The U.S. government has started a new most wanted list---for those who not only don’t Greenify, but who are accused of assaulting the environment.
These are environmental fugitives who do everything from smuggling chemicals that eat away the Earth’s protective ozone layer, to dumping wastes into oceans and rivers and trafficking in polluting cars.
While most versions of the “Most Wanted List” include those who commit crimes, the Environmental Protection Agency is rolling out a roster of 23 environmental thugs, complete with mug shots and descriptions of the charges at the EPA’s website.
One EPA enforcement official said those represent the "brazen universe of people that are evading the law." Many face years in prison and some charges could result in hundreds of thousands of dollars in fines, if they are caught.
"They are charged with environmental crimes and they should be brought before the criminal justice system and have their day in court," said Pete Rosenberg, one of the EPA’s directors in charge of criminal enforcement division.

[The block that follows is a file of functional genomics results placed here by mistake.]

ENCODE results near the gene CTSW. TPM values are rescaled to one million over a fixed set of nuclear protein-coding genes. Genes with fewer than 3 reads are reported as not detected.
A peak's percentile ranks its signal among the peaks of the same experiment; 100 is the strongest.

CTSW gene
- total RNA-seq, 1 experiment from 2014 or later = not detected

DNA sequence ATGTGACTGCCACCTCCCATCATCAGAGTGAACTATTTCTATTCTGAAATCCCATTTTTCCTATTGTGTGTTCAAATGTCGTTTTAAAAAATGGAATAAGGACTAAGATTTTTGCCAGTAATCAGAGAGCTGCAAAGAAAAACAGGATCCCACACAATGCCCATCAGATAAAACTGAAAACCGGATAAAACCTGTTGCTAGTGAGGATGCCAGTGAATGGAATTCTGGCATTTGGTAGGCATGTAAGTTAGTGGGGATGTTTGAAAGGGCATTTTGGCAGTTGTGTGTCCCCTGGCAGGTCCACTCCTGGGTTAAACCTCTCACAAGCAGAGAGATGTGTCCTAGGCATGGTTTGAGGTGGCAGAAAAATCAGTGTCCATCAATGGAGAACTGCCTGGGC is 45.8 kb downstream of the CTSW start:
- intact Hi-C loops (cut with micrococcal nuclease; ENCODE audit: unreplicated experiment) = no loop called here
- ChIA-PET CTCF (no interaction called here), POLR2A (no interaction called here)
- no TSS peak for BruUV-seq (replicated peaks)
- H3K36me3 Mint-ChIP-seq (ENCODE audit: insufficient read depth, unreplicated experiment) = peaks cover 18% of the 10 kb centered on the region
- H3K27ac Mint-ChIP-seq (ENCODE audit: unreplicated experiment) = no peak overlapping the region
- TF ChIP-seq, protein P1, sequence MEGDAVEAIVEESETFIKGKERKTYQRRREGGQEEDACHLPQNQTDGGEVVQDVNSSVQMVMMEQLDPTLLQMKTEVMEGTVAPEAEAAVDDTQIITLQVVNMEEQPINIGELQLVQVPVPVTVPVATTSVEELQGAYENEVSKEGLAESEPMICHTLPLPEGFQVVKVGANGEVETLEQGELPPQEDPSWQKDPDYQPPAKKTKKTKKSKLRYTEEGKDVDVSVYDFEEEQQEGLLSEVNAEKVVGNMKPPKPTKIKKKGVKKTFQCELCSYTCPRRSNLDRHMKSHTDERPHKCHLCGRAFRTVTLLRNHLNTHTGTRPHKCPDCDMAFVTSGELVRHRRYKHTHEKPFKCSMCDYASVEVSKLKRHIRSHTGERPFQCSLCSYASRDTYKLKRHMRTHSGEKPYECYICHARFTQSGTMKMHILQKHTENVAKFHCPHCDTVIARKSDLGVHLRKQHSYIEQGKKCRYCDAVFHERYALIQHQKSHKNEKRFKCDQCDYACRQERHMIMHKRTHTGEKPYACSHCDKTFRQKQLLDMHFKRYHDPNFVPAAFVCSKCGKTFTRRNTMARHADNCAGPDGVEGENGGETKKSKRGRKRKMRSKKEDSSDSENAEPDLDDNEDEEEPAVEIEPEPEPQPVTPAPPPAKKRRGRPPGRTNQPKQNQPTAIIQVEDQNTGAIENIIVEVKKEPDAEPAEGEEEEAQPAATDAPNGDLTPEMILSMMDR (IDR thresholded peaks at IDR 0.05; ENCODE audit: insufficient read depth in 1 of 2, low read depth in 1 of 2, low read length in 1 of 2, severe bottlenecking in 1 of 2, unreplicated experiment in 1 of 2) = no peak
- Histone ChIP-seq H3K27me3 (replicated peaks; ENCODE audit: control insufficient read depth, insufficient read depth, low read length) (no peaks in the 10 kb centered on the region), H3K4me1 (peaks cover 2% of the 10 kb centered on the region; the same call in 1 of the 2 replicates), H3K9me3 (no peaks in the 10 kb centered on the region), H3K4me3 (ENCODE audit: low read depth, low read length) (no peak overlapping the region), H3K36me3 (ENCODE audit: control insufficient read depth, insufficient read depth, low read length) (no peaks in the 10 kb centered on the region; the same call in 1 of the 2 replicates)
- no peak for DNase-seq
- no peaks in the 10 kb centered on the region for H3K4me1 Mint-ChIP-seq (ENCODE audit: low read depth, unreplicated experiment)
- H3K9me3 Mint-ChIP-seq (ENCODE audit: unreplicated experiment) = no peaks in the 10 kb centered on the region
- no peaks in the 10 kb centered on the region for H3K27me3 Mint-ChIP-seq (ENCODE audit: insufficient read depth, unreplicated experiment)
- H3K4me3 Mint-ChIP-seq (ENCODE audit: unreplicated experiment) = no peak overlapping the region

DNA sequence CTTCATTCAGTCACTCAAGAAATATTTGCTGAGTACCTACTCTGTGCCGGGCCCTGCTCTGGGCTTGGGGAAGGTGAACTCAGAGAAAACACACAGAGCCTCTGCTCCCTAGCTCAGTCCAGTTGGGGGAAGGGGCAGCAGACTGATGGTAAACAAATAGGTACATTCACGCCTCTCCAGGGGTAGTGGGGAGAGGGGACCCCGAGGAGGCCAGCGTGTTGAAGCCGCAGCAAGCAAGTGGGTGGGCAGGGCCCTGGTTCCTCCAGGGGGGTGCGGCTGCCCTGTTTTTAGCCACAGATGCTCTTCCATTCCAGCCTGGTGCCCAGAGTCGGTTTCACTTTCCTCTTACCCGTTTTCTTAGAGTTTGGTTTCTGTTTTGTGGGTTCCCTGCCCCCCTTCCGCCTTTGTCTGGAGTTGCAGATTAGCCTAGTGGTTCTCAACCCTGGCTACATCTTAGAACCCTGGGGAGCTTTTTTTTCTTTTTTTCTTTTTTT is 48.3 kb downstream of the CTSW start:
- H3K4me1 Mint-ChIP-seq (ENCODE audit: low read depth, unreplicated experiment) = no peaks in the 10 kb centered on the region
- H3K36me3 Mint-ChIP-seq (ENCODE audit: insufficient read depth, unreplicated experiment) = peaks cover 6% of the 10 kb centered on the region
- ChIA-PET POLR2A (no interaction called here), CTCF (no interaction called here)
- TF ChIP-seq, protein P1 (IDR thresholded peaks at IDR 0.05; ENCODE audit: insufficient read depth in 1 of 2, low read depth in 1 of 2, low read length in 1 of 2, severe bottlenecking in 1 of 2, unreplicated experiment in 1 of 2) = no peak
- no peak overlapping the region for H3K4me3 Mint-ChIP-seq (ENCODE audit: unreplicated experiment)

One name on the list is John Karayannides, who allegedly helped orchestrate the dumping of 487 tons of diesel fuel-tainted wheat into the South China Sea in 1998. Karayannides is believed to have fled to Athens, Greece.
Also at large are the father and son team of Carlos and Allesandro Giordano, who were originally picked up in 2003 as owners of a company that was illegally importing and selling Alfa Romeos that did not meet U.S. emission or safety standards. The two men are believed to be hiding out in Italy.
The launch of the most-wanted list comes as EPA's criminal enforcement has ebbed. In the last 12 months, the agency has opened only 319 criminal enforcement cases, down from 425 in 2004.
EPA officials defend the agency's record, saying the agency has focused on bigger cases with larger environmental benefits. And now, they are giving people concerned about Greenifying a chance to keep an eye out for those who have committed crimes against the planet.